Genre: Drama, Comedy
Directed by: Claude Lelouch
Starring: Johnny Hallyday, Sandrine Bonnaire and Eddy Mitchell
Released by: Les Films 13
by Alain Gayot
The 18th annual COL•COA French Film Festival debuted at The Director’s Guild Theater Complex in Los Angeles, where renowned director Claude Lelouch’s 44th film, “We Love You, You Bastard” was presented by Axel Cruau, French Consul General in Los Angeles. Produced by the Franco-American Cultural Fund, COL•COA is the largest French film festival outside of France, bringing together 60 writers and producers and 20,000 attendees.
Once the Champagne de L’Argentaine and food from some of LA’s popular restaurants like Church & State, 9021Pho and Lexington Social House was enjoyed, a throng of VIPs, actors, directors and other moviegoers proceeded into the theater for the feature presentation of “Salaud, on t’aime” AKA stateside “We Love You, You Bastard.” After the credits rolled, “Mad Men” creator/executive producer Matthew Weiner moderated a Q&A session.
Starring legendary French rockers Johnny Hallyday and Eddy Mitchell, “We Love You, You Bastard,” tells the story of Jacques Kaminsky (Hallyday), a weathered war photographer who leaves his wife behind in Paris in order to shack up with new girlfriend Nathalie (Sandrine Bonnaire) at a remote spot in the French Alps known as “Le Repère de L’Aigle” (The Eagle’s Nest). An aging Casanova, Kaminsky has four daughters from four different mothers. Named after the seasons – Printemps, Eté, Automne and Hiver – the girls are estranged from their absentee father. Chaos ensues when old friend and doctor Frédéric Selman (Mitchell) tricks Jacques’ daughters into visiting, claiming their father is desperately ill. Once they arrive, it becomes increasingly more difficult for Kaminsky to keep the lies under control. The situation continues to unravel after a fifth daughter (the result of an ancient fling in Cuba) named Francia appears.
Co-written with Lelouche’s wife, Valérie Perrin, “We Love You, You Bastard” is visually stunning. Set against the pristine backdrop of the mountains, the film is filled with the resounding sounds of Ella Fitzgerald and Louis Armstrong. Beautifully shot, the majestic scenery and long-drawn-out dinner table scenes infuse the first half of the film with a golden, dreamy quality. Just when you think you are settling into a sentimental family tragicomedy, Lalouche shakes up the third-act by segueing into a murder-mystery. A unique mix of genres, the film is ultimately about love, life and a man who succeeded in his death what he could not in life.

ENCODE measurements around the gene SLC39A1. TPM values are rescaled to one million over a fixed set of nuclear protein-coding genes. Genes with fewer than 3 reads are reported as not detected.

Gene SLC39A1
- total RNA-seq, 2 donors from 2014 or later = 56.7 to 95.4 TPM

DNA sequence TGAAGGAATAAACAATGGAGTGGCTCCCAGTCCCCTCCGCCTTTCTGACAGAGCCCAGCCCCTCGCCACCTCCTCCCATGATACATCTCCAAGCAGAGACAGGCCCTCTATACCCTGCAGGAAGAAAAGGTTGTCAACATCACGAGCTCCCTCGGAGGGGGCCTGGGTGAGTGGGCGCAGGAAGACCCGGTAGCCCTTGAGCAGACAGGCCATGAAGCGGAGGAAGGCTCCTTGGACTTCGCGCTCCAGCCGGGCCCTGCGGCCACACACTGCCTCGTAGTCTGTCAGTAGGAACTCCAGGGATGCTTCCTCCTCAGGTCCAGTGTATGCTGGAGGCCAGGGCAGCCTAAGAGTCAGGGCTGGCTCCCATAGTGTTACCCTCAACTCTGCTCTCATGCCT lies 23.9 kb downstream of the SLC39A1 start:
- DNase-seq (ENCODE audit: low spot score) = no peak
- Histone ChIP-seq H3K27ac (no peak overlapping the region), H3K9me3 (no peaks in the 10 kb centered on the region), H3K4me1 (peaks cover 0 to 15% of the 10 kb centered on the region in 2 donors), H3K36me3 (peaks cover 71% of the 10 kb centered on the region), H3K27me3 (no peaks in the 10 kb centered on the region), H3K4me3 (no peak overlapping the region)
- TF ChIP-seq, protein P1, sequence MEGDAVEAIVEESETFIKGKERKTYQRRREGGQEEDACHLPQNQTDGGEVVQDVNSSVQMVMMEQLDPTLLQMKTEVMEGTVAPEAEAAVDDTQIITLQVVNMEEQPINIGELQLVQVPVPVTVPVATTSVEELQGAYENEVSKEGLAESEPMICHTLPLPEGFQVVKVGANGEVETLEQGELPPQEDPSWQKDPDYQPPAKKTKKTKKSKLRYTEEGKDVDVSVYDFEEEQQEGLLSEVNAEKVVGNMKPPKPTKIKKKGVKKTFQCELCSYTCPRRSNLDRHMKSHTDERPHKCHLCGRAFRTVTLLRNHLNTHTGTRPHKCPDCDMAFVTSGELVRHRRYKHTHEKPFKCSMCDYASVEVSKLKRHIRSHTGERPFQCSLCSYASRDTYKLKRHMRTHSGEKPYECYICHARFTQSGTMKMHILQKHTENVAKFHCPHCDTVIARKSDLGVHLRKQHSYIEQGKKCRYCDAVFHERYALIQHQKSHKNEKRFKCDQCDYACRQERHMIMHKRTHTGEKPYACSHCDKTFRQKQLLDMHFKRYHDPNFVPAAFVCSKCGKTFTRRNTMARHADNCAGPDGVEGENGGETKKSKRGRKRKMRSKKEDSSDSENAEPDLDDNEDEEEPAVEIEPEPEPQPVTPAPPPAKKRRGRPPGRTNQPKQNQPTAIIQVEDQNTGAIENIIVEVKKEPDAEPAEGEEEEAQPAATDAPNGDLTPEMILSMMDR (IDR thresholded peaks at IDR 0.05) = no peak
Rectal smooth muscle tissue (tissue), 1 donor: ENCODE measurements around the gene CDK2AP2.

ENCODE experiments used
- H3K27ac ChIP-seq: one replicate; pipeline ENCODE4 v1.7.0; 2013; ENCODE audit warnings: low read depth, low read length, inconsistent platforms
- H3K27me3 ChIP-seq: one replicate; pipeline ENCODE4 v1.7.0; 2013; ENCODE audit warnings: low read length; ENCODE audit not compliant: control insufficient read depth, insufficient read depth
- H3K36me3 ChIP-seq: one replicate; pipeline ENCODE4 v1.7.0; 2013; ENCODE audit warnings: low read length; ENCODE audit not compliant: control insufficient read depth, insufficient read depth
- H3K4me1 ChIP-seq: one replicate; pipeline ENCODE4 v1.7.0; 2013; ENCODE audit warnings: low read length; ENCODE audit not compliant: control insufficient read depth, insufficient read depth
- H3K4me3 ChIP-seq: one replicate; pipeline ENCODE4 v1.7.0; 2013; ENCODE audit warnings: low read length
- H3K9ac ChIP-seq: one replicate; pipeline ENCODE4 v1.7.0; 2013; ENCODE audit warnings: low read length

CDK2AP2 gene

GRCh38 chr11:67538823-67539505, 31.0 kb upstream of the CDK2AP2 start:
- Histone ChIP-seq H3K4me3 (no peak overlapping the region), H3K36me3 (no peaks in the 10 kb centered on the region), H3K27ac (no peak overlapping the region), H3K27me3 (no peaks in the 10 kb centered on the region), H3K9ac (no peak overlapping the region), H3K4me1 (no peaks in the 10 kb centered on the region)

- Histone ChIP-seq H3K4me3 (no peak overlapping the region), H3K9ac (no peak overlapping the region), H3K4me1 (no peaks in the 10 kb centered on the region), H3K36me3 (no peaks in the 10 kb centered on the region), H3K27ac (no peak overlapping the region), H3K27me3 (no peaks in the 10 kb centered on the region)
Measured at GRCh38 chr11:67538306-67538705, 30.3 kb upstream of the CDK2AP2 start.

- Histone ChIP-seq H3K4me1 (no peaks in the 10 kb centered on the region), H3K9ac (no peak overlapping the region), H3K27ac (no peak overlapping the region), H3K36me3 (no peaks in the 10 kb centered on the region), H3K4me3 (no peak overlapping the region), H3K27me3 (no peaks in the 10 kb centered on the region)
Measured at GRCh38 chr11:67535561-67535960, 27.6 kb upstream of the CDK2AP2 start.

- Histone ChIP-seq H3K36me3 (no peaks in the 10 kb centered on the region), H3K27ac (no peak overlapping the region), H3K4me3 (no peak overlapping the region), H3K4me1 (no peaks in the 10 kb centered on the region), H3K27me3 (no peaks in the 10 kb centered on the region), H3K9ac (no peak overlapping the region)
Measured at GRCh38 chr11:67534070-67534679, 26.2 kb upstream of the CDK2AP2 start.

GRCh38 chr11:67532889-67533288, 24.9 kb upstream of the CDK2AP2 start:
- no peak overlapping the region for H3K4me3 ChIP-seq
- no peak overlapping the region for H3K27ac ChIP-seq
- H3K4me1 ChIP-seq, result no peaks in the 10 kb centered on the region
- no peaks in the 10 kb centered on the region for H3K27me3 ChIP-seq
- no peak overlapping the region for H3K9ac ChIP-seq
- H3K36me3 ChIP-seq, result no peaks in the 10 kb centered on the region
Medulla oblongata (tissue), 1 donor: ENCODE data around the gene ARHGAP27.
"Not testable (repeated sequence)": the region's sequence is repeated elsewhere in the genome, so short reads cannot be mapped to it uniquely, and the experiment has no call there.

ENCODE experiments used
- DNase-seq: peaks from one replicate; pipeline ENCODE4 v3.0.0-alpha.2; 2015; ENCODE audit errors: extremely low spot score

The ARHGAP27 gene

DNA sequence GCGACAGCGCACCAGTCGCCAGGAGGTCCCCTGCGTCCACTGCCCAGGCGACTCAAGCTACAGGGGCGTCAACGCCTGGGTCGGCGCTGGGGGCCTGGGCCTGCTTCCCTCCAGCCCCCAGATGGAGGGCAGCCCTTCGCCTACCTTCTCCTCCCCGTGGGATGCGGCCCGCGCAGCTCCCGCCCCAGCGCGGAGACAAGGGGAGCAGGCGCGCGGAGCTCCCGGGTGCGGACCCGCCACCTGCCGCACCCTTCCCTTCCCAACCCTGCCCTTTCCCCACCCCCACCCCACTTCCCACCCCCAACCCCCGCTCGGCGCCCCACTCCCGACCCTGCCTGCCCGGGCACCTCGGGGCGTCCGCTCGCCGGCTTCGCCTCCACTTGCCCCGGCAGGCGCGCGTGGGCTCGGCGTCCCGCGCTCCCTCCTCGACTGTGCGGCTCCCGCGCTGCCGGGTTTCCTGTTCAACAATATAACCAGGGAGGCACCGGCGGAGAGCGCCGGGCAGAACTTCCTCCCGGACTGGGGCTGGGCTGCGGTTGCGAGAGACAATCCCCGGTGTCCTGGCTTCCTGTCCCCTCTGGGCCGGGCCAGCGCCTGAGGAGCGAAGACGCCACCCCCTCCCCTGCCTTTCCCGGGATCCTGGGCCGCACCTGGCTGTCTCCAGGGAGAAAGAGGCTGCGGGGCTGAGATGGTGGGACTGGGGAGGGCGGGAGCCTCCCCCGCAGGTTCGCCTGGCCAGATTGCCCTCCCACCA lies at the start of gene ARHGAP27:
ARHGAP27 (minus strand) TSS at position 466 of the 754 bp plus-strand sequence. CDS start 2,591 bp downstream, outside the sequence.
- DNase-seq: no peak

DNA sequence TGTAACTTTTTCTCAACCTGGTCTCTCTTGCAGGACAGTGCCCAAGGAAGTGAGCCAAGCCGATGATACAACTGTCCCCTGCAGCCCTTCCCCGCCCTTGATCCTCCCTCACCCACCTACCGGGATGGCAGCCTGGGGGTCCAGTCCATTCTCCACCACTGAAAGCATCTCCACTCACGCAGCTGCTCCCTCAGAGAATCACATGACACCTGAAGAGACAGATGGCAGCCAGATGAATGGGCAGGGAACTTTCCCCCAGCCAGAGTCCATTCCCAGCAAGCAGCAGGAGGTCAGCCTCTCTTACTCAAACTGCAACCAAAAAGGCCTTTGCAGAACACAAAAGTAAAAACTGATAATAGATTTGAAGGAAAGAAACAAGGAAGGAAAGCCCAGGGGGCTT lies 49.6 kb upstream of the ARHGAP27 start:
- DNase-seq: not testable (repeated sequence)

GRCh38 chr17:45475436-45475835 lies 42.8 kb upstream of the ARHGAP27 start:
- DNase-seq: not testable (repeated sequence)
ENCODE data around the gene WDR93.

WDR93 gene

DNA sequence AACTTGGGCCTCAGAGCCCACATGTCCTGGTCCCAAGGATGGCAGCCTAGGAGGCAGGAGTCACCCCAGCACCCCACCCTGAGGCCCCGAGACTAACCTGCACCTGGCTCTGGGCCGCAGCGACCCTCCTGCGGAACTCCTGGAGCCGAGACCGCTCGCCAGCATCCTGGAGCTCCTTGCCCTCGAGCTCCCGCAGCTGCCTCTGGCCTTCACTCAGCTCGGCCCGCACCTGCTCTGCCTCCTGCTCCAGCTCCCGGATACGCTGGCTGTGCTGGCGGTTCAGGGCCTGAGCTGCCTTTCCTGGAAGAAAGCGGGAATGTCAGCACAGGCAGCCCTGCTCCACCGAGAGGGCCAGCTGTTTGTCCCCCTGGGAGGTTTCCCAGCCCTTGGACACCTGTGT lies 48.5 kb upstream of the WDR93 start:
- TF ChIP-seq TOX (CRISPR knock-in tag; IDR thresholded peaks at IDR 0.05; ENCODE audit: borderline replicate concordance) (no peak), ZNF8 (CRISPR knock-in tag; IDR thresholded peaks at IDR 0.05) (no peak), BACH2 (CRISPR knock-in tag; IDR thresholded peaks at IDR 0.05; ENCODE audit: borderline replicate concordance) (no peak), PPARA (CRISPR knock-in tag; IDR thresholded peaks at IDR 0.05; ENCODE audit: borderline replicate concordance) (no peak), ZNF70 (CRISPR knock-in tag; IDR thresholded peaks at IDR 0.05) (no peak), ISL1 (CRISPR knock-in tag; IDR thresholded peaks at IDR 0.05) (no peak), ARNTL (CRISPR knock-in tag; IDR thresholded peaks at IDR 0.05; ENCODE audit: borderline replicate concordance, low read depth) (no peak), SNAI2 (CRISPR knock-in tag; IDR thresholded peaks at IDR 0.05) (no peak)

As significant as people and flora, fauna play an important role in the movie, including a magnificent eagle that keeps a bird’s eye view on all the shenanigans at “Le Repère de L’Aigle.” Lelouche, who calls animals “the spies of the gods,” clearly holds the natural world in high regard.
As a father of seven children with five wives, Lelouche admitted to having a unique insight into Kaminsky’s character. Who could be in a better place to write such a film?
We see an American remake in store.
(The film is also known by its French title “Salaud, on t’aime.”)
COLCOA French Film Festival 2014
“Salaud, on t’aime” website
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Top 10 Comedies on GAYOT.com
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